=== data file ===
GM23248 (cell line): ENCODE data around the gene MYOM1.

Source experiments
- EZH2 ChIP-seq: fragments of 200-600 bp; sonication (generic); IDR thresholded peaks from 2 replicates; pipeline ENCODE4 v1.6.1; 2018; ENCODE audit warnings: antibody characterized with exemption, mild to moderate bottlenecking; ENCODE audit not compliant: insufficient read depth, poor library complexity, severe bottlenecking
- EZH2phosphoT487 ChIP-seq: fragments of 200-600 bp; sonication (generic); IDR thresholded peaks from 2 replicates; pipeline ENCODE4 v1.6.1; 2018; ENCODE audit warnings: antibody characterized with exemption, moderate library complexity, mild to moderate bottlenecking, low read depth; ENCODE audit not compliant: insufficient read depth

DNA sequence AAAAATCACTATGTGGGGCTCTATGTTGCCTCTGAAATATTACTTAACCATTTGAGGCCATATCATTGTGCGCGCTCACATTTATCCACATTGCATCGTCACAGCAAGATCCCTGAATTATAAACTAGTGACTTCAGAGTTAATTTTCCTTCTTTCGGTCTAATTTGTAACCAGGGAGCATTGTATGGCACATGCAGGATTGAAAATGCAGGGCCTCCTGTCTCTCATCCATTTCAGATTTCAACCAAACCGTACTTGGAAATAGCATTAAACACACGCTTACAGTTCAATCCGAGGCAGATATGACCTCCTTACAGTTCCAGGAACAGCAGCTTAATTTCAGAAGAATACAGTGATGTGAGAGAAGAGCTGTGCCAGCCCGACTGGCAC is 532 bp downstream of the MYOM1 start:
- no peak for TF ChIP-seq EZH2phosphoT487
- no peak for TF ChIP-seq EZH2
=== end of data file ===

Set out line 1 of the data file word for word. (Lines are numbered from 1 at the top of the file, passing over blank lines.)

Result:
GM23248 (cell line): ENCODE data around the gene MYOM1.